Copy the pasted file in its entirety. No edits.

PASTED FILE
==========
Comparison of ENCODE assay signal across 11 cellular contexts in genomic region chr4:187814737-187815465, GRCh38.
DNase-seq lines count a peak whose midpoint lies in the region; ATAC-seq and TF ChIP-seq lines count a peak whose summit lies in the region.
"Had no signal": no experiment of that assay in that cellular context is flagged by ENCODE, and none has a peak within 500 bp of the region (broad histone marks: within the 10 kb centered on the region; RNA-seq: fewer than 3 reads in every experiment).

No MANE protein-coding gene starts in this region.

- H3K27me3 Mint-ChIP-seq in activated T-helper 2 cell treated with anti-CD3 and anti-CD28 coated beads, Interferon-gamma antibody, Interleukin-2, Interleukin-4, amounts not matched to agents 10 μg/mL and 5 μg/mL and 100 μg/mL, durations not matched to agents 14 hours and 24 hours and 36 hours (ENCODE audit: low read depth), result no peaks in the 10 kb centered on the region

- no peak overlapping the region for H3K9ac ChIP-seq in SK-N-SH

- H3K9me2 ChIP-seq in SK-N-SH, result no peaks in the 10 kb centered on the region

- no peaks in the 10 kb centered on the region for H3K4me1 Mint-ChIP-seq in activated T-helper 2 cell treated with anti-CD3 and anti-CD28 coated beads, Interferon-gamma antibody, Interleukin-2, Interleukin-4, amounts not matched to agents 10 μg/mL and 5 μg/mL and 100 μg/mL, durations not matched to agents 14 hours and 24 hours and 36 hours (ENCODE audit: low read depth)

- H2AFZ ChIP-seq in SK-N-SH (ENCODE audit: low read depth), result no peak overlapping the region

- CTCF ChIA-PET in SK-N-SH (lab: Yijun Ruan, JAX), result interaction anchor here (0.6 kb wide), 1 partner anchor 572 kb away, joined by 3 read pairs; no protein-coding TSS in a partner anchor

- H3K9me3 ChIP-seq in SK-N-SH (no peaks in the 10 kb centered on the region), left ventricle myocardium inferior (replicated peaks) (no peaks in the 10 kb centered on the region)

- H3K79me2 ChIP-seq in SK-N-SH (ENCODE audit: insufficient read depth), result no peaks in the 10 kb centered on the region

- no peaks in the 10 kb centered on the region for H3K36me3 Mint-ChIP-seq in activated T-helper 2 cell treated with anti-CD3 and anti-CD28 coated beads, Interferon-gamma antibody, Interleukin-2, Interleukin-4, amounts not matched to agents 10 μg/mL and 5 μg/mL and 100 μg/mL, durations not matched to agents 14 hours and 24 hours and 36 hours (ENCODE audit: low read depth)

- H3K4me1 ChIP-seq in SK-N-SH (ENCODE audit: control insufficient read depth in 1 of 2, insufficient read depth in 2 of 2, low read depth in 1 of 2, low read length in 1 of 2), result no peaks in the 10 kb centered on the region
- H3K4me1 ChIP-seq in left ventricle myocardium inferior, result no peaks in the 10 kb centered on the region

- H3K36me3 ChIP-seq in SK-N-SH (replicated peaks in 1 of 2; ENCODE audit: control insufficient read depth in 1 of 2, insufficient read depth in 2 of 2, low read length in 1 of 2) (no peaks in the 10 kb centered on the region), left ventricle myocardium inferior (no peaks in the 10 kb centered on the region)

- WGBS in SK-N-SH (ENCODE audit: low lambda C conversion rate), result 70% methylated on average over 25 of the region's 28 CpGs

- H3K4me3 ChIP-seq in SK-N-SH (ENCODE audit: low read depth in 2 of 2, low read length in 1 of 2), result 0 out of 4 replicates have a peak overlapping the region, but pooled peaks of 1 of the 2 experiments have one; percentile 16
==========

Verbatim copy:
Comparison of ENCODE assay signal across 11 cellular contexts in genomic region chr4:187814737-187815465, GRCh38.
DNase-seq lines count a peak whose midpoint lies in the region; ATAC-seq and TF ChIP-seq lines count a peak whose summit lies in the region.
"Had no signal": no experiment of that assay in that cellular context is flagged by ENCODE, and none has a peak within 500 bp of the region (broad histone marks: within the 10 kb centered on the region; RNA-seq: fewer than 3 reads in every experiment).

No MANE protein-coding gene starts in this region.

- H3K27me3 Mint-ChIP-seq in activated T-helper 2 cell treated with anti-CD3 and anti-CD28 coated beads, Interferon-gamma antibody, Interleukin-2, Interleukin-4, amounts not matched to agents 10 μg/mL and 5 μg/mL and 100 μg/mL, durations not matched to agents 14 hours and 24 hours and 36 hours (ENCODE audit: low read depth), result no peaks in the 10 kb centered on the region

- no peak overlapping the region for H3K9ac ChIP-seq in SK-N-SH

- H3K9me2 ChIP-seq in SK-N-SH, result no peaks in the 10 kb centered on the region

- no peaks in the 10 kb centered on the region for H3K4me1 Mint-ChIP-seq in activated T-helper 2 cell treated with anti-CD3 and anti-CD28 coated beads, Interferon-gamma antibody, Interleukin-2, Interleukin-4, amounts not matched to agents 10 μg/mL and 5 μg/mL and 100 μg/mL, durations not matched to agents 14 hours and 24 hours and 36 hours (ENCODE audit: low read depth)

- H2AFZ ChIP-seq in SK-N-SH (ENCODE audit: low read depth), result no peak overlapping the region

- CTCF ChIA-PET in SK-N-SH (lab: Yijun Ruan, JAX), result interaction anchor here (0.6 kb wide), 1 partner anchor 572 kb away, joined by 3 read pairs; no protein-coding TSS in a partner anchor

- H3K9me3 ChIP-seq in SK-N-SH (no peaks in the 10 kb centered on the region), left ventricle myocardium inferior (replicated peaks) (no peaks in the 10 kb centered on the region)

- H3K79me2 ChIP-seq in SK-N-SH (ENCODE audit: insufficient read depth), result no peaks in the 10 kb centered on the region

- no peaks in the 10 kb centered on the region for H3K36me3 Mint-ChIP-seq in activated T-helper 2 cell treated with anti-CD3 and anti-CD28 coated beads, Interferon-gamma antibody, Interleukin-2, Interleukin-4, amounts not matched to agents 10 μg/mL and 5 μg/mL and 100 μg/mL, durations not matched to agents 14 hours and 24 hours and 36 hours (ENCODE audit: low read depth)

- H3K4me1 ChIP-seq in SK-N-SH (ENCODE audit: control insufficient read depth in 1 of 2, insufficient read depth in 2 of 2, low read depth in 1 of 2, low read length in 1 of 2), result no peaks in the 10 kb centered on the region
- H3K4me1 ChIP-seq in left ventricle myocardium inferior, result no peaks in the 10 kb centered on the region

- H3K36me3 ChIP-seq in SK-N-SH (replicated peaks in 1 of 2; ENCODE audit: control insufficient read depth in 1 of 2, insufficient read depth in 2 of 2, low read length in 1 of 2) (no peaks in the 10 kb centered on the region), left ventricle myocardium inferior (no peaks in the 10 kb centered on the region)

- WGBS in SK-N-SH (ENCODE audit: low lambda C conversion rate), result 70% methylated on average over 25 of the region's 28 CpGs

- H3K4me3 ChIP-seq in SK-N-SH (ENCODE audit: low read depth in 2 of 2, low read length in 1 of 2), result 0 out of 4 replicates have a peak overlapping the region, but pooled peaks of 1 of the 2 experiments have one; percentile 16